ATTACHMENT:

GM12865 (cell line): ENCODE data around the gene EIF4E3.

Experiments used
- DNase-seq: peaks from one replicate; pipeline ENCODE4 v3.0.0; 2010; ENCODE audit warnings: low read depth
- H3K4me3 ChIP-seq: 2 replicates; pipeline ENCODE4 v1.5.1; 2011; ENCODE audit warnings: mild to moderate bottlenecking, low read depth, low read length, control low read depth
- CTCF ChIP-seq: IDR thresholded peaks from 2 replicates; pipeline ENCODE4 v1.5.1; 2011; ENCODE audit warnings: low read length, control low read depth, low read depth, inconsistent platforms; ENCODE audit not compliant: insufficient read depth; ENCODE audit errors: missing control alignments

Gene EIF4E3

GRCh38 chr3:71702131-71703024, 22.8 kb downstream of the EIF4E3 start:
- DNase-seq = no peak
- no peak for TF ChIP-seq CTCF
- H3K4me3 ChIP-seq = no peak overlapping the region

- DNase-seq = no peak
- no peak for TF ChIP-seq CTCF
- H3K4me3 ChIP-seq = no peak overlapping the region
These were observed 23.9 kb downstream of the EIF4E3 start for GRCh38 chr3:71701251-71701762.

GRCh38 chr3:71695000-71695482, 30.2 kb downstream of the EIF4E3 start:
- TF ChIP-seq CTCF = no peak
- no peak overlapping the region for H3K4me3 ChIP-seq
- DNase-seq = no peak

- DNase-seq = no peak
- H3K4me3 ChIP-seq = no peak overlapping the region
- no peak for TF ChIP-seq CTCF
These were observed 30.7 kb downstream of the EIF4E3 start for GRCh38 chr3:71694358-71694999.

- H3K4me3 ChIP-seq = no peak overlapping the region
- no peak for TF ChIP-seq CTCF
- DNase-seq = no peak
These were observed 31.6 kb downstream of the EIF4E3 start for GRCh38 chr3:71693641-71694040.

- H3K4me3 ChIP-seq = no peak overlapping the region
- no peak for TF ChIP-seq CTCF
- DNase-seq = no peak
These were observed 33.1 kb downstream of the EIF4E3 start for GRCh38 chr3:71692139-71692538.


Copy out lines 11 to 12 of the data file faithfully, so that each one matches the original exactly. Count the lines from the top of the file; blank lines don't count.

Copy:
- DNase-seq = no peak
- no peak for TF ChIP-seq CTCF